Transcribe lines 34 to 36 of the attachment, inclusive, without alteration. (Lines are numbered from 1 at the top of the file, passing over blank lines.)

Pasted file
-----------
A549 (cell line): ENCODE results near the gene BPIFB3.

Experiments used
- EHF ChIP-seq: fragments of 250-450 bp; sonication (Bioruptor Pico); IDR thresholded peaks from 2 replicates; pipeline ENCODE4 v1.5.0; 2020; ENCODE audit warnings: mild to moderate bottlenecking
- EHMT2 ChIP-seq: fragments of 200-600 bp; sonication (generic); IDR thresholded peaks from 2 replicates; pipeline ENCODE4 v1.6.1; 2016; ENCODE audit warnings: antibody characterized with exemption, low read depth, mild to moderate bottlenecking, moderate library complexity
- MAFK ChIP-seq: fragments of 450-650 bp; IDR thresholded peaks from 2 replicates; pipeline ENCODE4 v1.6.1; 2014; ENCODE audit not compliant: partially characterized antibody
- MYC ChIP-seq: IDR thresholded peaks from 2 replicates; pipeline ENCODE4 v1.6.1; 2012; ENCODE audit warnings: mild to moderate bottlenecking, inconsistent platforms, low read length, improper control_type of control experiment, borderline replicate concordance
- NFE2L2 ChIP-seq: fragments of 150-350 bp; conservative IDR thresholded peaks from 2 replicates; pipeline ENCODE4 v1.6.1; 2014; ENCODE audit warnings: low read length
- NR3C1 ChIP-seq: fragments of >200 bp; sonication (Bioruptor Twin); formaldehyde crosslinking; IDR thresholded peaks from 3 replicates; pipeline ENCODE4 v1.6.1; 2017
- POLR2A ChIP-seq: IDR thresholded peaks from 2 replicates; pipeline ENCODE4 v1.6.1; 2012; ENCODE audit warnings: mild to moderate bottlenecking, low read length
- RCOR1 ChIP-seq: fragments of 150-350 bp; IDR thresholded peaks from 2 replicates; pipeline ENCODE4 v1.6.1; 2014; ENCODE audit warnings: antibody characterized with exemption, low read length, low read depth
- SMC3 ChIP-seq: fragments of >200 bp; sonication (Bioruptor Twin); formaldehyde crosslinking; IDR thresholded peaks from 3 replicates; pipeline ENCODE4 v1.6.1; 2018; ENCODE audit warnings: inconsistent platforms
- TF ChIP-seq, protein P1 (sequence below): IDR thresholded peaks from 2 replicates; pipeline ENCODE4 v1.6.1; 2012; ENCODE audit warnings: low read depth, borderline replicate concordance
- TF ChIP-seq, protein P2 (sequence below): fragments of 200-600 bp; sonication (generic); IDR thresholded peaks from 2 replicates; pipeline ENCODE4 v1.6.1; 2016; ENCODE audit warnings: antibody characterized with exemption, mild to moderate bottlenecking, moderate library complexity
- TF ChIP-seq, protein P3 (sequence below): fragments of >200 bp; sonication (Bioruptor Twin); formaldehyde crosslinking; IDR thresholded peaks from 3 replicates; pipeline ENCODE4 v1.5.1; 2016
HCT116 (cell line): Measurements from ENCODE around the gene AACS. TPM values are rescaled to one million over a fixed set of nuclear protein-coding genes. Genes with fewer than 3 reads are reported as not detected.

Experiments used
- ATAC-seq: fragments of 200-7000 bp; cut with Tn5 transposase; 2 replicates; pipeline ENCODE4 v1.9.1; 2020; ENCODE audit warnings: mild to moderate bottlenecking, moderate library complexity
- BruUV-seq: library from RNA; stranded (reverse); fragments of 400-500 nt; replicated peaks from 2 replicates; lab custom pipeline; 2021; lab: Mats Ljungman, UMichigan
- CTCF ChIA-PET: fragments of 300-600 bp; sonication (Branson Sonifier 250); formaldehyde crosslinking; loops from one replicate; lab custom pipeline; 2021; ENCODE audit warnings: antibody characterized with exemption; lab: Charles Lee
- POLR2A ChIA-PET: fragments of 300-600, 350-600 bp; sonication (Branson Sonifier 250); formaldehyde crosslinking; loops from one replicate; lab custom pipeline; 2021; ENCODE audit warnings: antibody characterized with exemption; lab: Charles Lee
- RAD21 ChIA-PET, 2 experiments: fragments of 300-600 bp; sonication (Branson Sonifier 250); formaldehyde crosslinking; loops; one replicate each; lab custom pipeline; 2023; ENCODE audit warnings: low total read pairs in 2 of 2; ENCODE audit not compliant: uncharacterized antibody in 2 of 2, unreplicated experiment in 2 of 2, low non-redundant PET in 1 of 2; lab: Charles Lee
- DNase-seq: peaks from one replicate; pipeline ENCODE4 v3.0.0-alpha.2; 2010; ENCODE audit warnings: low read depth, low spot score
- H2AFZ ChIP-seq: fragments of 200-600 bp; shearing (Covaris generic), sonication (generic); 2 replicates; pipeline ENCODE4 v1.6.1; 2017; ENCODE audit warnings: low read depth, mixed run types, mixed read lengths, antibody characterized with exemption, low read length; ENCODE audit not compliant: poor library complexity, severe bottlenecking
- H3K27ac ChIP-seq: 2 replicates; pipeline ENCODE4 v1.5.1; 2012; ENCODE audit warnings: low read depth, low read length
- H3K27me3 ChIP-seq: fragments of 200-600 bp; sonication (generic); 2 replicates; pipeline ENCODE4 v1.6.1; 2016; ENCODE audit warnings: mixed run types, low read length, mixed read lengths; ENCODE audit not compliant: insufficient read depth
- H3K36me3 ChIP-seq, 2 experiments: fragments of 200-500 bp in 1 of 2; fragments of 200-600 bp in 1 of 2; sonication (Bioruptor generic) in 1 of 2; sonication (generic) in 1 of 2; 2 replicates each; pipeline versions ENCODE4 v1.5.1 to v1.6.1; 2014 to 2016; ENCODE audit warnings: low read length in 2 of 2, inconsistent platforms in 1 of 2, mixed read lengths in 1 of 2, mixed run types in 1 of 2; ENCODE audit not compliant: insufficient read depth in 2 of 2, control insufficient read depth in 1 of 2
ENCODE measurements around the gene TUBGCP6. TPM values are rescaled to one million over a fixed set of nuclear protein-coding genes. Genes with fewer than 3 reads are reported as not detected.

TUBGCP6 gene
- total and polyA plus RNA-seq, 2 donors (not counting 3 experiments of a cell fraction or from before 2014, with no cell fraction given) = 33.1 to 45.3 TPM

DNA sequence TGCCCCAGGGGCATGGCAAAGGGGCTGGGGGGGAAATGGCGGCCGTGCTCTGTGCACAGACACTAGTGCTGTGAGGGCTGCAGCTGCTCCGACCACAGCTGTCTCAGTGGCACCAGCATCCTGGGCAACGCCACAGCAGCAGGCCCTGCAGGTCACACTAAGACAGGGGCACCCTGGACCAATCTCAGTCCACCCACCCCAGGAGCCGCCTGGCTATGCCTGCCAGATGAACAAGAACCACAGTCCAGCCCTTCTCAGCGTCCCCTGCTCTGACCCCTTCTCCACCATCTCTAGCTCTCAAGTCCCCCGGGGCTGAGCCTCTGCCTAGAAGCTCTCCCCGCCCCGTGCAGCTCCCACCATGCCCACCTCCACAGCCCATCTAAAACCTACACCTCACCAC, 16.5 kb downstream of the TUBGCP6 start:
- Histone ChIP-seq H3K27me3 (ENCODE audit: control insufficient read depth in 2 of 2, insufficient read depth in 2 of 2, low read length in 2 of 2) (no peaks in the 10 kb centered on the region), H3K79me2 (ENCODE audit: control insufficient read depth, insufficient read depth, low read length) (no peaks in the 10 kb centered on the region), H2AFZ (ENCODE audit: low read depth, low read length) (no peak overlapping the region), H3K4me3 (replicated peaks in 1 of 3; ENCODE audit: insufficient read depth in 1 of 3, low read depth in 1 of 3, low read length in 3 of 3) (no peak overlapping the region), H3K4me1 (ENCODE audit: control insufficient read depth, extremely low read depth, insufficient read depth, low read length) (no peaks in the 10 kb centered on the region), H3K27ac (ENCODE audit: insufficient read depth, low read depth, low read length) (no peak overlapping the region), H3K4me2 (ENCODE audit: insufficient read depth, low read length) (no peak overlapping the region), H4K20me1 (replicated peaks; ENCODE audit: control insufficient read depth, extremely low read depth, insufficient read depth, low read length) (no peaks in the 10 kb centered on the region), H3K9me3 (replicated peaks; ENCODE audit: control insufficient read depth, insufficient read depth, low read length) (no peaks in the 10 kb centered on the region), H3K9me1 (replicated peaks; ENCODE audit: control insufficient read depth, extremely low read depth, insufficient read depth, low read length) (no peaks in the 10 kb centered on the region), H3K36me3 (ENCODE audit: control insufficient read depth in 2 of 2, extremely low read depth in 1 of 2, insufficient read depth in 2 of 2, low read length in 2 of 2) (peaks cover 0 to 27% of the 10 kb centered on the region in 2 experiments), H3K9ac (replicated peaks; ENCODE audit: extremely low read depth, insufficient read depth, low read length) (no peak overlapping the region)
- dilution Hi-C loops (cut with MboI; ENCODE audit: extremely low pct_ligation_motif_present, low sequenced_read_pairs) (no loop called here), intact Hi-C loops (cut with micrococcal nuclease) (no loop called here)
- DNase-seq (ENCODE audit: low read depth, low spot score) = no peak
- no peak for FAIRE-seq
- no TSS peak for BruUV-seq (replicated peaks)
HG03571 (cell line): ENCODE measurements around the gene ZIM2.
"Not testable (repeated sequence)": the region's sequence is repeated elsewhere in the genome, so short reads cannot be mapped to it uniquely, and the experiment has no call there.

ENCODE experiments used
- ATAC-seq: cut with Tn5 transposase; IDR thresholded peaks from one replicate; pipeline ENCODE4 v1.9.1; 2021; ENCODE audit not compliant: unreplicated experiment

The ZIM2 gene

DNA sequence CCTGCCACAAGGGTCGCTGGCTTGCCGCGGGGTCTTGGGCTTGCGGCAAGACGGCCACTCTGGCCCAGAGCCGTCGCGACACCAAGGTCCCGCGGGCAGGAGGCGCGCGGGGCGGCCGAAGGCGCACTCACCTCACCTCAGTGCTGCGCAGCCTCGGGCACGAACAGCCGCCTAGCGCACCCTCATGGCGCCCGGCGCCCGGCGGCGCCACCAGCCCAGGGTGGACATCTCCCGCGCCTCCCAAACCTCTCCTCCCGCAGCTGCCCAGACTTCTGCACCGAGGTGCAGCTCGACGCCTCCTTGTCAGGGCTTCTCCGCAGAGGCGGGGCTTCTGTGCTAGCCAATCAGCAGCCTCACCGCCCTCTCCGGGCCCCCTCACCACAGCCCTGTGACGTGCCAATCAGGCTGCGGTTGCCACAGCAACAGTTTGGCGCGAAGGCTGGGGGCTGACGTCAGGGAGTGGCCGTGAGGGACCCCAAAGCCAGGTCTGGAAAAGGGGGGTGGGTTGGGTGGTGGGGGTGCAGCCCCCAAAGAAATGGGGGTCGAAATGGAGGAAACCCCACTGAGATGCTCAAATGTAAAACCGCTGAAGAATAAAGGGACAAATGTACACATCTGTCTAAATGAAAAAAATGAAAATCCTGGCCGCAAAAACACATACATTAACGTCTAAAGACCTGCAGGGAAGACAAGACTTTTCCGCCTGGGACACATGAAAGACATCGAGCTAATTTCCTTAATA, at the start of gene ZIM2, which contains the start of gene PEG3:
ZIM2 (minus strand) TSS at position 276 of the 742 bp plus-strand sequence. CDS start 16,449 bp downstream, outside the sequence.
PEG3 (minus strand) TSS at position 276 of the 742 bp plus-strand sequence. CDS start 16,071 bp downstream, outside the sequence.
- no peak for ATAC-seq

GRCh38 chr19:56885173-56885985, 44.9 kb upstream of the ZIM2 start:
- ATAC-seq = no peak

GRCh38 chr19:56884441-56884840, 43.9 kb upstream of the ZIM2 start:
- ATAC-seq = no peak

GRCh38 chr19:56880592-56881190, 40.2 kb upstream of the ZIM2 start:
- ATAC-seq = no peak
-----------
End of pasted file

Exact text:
- no peak for FAIRE-seq
- no TSS peak for BruUV-seq (replicated peaks)
HG03571 (cell line): ENCODE measurements around the gene ZIM2.